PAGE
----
By Lisa Johnston
New products on display at the American International Toy Fair, held in N
The portable GPS and handheld PDA markets continue to intertwine, with Garmin announcing that it has licensed the Palm operating system and Magellan showing it's latest GPS add-on for the Handspring Visor.
In addition, Casio and Seiko showed new GPS watches, and Garmin launched a new line of portable GPS units under its StreetPilot and eTrek series.
The consumer portable GPS market is growing at a rate of approximately 15-20 percent annually on sales of 1 million to 1.5 million units, according to Magellan product manager for consumer products Randy Hall.
Part of the continued growth will come from combining GPS with other consumer products, said suppliers. "GPS by itself has always been lacking in usefulness to the average person," said Hall, "but when you marry it with mapping and location-based services over a wireless communication link, it gains more appeal."
Garmin is also pursuing a convergence strategy with handhelds, and announced at CES an agreement with Palm to produce a line of handhelds using the Palm OS, combining it with Garmin's GPS hardware and software. The company would not say if the products would be marketed mainly as handheld PCs with GPS capability or as GPS portables with organizer functions, only that products were now on the drawing boards.
"If you look at our history, we've done this with other things, such as a GPS and cellphone and, in the marine market, a GPS and fish-finder," said a Garmin spokeswoman. "In aviation we combined aviation tools with GPS. So, we are continuing to do a lot of interfacing. This is a natural extension for us."
Magellan's new GPS add-on for the Handspring Visor is called the GPS companion and ships this month at a street price in the $150 to $160 range. It joins the GPS companion for the Palm V and Vx which shipped in mid-2000.
New from Garmin are three handheld 12-channel GPS units under the eTrex series, which are smaller and offer a higher-resolution screen of 160 x 288 pixels.
All of the new models weigh 5 ounces and have a rocker switch on the front for panning and selecting functions. The new eTrex Venture adds a worldwide database of cities and increased internal memory of up to 1MB.
Users can download restaurant and other information from a new Mapsource Points of Interest CD-ROM from Garmin. The eTrex Venture comes in a translucent green case and will ship in January at a suggested retail price of $194.27.
The eTrex Legend comes with a base map of North and South America, including lakes, rivers, cities, interstates, national and state highways, railroads and coastlines.
It has 8MB of memory for downloading from any Garmin CD-ROM. It comes in a translucent blue case and will ship in January at a suggested retail price of $267.84.
Also shipping in January is the eTrex Vista, which combines a base map of North and South America with a barometric altimeter (for altitude) and electronic compass. It has 8MB of memory and a silver case at $374.99.
In GPS watches, Casio bowed a GPS wristwatch called the Satellite NAVI PAT-2GP, which the company claims is the smallest and lightest in the world. The 12-channel GPS receiver watch taps into 12 GPS satellites to tell users their current location, and for the first time, allows users to transfer the data to a PC for route mapping.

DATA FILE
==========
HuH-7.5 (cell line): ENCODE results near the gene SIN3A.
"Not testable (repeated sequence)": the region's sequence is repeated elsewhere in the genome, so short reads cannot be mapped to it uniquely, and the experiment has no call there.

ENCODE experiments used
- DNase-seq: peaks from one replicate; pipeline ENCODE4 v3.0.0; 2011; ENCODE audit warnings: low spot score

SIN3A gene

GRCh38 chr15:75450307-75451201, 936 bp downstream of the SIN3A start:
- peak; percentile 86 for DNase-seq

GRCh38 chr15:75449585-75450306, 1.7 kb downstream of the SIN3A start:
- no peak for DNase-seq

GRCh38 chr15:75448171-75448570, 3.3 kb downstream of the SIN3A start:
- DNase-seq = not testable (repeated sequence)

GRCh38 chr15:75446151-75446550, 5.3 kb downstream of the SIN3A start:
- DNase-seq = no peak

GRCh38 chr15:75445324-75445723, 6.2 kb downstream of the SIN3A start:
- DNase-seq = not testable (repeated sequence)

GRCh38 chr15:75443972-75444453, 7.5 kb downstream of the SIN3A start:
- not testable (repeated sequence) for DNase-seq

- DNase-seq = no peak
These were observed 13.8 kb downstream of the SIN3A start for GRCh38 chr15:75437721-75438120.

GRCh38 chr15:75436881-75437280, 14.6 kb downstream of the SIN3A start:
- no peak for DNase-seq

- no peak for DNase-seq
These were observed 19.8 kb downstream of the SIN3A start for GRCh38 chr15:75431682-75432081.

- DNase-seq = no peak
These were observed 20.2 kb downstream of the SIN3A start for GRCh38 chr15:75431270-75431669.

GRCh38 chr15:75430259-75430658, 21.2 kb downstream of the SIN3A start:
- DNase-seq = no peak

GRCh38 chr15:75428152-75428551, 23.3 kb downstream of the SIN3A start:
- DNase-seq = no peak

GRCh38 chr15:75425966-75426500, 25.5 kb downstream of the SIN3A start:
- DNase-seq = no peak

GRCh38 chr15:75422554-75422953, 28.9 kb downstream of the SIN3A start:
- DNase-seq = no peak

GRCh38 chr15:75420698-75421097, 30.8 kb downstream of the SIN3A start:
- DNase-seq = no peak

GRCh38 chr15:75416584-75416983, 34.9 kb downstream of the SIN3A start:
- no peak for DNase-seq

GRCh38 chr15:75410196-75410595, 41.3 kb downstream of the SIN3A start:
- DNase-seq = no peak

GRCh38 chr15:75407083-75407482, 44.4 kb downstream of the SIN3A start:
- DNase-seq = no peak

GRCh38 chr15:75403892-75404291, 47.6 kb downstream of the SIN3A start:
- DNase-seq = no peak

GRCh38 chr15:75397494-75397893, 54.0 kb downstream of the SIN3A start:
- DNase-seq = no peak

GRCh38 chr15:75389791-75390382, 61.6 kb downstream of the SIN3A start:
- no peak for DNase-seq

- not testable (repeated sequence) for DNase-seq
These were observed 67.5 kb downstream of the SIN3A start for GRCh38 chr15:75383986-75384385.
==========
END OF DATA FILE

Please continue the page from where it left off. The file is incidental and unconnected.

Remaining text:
Unlike Casio's first GPS watch, which debuted last year, the PAT-2GP uses a built-in rechargeable lithium-ion battery and a high-density device mounting that can pack more devices on a single circuit board. Casio said these features allow the 2GP to be 40 percent smaller and 50 percent lighter than the original.
The PC link software allows users to import and display raster map images (BMP or JPEG) on a computer, and to plot a starting point, waypoints and final destination on the computer screen. The route can then be transferred to the NAVI watch, which monitors the user's progress as he or she moves along the set route and keeps track of the distance remaining to the destination and the current bearing.
The Satellite NAVI PAT-2GP has a suggested retail price of $499.95.
Seiko showed a prototype of a GPS watch that measures distance traveled and average travel velocity.
Also new from Garmin is the third-generation portable car-navigation StreetPilot III, which adds turn-by-turn directions and voice prompts and is expected to ship in March at a suggested retail price of $1,272. The 12-channel GPS receiver provides onscreen direction cues on its 3.8-inch, 16-color screen, as well as audible voice prompts. It claims accuracy within 30 feet and a screen resolution of 305 x 160 pixels.
The unit has a built-in base map for all major highways, roadways, railways, waterways, and geopolitical borders for North and South American, and an internal database provides exit information for U.S. interstate highways, plus points of interest.
The StreetPilot III comes with a CD-ROM map database that allows uses to preload route information from their PC. The CD-ROM includes nationwide digital coverage areas (DCAs) but only one user-preferred DCA is automatically unlocked.
The device uses 32MB proprietary removable data cards for shuttling information between the PC and car. It comes with a USB cable/blackbox to speed up downloading, plus a PC cable and 12-volt adapter with external speaker.
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